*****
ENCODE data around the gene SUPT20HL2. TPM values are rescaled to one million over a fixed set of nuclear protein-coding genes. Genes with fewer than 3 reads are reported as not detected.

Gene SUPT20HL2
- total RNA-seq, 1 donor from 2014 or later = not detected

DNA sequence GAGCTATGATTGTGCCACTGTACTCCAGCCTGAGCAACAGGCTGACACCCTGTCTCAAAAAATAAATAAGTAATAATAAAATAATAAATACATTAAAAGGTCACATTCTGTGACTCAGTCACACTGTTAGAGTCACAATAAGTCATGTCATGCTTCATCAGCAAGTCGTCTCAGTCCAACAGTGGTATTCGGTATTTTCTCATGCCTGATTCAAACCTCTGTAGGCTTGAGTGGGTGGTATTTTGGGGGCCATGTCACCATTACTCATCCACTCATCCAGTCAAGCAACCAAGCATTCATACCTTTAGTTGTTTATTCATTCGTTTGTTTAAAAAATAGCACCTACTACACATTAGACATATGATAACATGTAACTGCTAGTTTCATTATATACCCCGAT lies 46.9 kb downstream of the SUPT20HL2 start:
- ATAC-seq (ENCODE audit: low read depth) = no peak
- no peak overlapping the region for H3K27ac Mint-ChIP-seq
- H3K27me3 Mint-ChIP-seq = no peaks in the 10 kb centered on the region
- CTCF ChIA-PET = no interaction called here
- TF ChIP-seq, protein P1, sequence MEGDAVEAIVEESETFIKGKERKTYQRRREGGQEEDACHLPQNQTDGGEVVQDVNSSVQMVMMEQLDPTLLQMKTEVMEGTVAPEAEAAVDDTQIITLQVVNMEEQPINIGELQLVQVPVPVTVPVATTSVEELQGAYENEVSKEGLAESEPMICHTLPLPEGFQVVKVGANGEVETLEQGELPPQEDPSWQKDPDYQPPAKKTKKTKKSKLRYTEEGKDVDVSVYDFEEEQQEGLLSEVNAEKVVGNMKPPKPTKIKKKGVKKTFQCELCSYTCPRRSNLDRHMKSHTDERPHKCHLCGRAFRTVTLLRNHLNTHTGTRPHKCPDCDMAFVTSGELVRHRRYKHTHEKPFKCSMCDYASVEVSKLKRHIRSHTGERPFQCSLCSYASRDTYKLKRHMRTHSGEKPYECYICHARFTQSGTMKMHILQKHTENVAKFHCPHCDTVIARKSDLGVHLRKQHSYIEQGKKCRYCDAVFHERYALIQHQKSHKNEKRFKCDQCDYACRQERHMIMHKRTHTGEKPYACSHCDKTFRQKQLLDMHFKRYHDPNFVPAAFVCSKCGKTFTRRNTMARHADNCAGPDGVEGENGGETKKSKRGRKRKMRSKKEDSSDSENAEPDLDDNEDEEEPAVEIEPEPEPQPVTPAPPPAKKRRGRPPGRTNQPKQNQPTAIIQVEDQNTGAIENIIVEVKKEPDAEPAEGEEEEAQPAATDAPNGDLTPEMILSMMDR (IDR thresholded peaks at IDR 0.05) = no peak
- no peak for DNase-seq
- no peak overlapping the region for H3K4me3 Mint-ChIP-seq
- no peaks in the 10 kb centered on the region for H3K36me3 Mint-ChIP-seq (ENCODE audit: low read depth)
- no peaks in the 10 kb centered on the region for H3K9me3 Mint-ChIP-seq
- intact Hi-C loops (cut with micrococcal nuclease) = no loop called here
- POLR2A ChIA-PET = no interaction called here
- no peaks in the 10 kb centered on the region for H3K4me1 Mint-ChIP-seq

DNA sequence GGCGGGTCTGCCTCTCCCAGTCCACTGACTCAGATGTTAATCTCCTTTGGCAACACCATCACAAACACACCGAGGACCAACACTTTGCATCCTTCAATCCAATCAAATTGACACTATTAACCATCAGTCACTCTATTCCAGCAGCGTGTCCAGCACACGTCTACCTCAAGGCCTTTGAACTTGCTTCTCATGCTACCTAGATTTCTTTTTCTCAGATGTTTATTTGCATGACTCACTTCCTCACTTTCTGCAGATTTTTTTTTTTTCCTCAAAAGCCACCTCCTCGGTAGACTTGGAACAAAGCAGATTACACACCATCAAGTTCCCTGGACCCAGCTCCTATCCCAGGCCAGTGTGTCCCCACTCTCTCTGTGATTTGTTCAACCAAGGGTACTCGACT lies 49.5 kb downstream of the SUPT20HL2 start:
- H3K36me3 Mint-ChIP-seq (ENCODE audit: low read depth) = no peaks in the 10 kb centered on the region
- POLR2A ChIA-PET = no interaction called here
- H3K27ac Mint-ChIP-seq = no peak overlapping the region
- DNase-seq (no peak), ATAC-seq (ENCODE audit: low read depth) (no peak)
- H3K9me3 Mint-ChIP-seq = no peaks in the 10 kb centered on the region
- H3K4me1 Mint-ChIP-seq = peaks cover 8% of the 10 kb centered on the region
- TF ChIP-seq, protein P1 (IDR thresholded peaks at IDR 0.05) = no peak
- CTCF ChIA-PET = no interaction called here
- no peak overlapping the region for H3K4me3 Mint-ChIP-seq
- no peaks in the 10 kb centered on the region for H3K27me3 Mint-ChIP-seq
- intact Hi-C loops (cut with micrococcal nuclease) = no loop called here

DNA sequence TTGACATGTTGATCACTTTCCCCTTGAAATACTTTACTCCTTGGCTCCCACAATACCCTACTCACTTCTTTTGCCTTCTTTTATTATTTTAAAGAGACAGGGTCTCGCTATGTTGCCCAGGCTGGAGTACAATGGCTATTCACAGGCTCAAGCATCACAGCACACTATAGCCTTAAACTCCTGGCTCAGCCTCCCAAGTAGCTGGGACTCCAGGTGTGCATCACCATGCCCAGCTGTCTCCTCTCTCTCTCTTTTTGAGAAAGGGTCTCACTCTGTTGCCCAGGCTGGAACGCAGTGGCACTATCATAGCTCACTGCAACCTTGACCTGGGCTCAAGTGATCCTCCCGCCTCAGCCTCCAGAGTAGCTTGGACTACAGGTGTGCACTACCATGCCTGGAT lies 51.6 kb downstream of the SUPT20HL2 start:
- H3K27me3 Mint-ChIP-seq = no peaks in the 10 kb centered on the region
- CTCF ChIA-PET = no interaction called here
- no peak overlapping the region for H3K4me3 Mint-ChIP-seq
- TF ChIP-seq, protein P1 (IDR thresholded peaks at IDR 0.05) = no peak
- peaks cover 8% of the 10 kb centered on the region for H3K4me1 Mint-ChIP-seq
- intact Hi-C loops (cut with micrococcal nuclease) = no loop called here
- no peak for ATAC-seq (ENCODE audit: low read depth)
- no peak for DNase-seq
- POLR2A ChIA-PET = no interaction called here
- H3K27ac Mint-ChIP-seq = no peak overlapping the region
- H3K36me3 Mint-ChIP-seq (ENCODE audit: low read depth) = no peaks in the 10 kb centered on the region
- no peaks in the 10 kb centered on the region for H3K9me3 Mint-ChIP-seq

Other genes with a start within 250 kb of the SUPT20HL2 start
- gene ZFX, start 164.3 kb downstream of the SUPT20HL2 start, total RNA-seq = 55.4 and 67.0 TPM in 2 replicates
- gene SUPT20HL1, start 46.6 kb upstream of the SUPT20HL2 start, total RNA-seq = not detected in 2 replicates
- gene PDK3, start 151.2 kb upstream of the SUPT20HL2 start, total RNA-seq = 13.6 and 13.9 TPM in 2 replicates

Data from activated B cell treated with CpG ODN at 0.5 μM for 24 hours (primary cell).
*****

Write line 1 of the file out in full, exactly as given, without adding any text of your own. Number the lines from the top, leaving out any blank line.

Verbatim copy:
ENCODE data around the gene SUPT20HL2. TPM values are rescaled to one million over a fixed set of nuclear protein-coding genes. Genes with fewer than 3 reads are reported as not detected.